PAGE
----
Fig. 1

Top panel is the yearly SSNs (red line) with the 13-month smoothed monthly SSNs (black line). The second, third, fourth panels show yearly occurrence rates of the daily minimum Dst of less than −100, −200, and −300 nT, respectively

Correlation between geomagnetic activity and SSN

According to Fig. 1, the level of the geomagnetic activity tends to be proportional to that of the solar activity. Figure 2 shows scatter plots of occurrence rates of the daily minimum Dst of less than −50, −100, −200, and −300 nT, respectively for each year, against the yearly averaged SSNs. For the data points in each panel for the Dst of <−50, <−100, and <−200 nT, respectively, in Fig. 2, we can see the presence of an upper border line having the positive inclination, namely the occurrence rate tends to be increased with respect to the yearly SSN. Similar tendency can be seen also in the case of strong geomagnetic activities (Dst < −300 nT) because the ‘no-event’ points are nested in the low SSN part of the diagram.
Fig. 2

Yearly SSNs and the yearly occurrence rates of the daily minimum Dst of less than −50, −100, −200, and −300 nT, respectively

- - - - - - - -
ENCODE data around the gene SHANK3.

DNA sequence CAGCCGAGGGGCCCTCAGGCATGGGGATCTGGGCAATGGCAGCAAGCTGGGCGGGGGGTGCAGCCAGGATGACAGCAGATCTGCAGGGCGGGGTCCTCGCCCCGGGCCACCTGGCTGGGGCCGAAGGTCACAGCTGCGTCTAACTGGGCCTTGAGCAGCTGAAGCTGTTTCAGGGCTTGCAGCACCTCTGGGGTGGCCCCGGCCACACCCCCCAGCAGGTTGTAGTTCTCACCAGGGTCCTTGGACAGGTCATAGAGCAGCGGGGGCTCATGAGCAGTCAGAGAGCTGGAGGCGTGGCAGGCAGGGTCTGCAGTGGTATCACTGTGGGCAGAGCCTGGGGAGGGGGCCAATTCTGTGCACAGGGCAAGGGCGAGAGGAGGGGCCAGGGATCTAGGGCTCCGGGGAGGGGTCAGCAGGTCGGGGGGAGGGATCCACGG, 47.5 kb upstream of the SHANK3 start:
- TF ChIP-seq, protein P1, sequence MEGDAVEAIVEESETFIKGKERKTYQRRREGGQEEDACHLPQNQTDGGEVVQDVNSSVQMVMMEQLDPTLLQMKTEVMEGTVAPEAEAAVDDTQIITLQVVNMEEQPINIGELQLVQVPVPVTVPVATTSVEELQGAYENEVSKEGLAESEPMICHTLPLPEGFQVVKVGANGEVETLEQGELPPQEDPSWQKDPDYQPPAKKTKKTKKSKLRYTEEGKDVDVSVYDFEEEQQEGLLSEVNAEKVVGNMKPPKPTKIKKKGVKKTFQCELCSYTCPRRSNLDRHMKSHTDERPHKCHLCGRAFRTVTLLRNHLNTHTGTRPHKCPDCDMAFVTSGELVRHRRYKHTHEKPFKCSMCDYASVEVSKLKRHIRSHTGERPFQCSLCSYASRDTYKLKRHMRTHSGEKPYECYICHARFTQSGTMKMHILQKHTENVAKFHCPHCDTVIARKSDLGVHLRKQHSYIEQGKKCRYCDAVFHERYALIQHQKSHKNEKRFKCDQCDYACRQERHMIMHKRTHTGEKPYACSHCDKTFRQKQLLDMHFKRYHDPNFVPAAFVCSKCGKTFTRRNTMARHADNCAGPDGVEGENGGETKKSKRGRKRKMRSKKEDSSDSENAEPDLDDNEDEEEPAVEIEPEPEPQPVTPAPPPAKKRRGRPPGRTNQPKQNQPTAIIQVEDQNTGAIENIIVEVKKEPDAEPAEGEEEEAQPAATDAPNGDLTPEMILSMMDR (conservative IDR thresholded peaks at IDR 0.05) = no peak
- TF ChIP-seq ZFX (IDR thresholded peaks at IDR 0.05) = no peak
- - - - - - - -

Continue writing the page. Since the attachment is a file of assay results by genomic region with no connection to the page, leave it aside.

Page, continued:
Correlation between geomagnetic activity and solar wind electric field

It is known that the rate of energy injection into the magnetospheric ring current, affecting change of Dst, is a function of the dawn-to-dusk solar wind electric field, E d–d (Burton et al. 1975; O’Brien and McPherron 2000). Figure 3 shows scatter plots of the daily minimum of Dst versus the daily maximum E d–d in the rising–maximum phases of cycle 23 (1996–2002) and cycle 24 (2009–2015). In this analysis, we use the 1-h averaged solar wind data since 1996 because the time resolution of Dst is 1 h and coverage of the solar wind data is approximately 100% since this year.
Fig. 3

Daily maximum dawn-dusk solar wind electric fields (E d–d) and the daily minimum Dst for the rising–maximum phases of cycle 23 (1996–2002, the left panel) and cycle 24 (2009–2015, the right panel). The horizontal dotted line shows the daily minimum Dst of −100 nT, and the vertical dotted line shows the daily maximum E d–d of 5 mV/m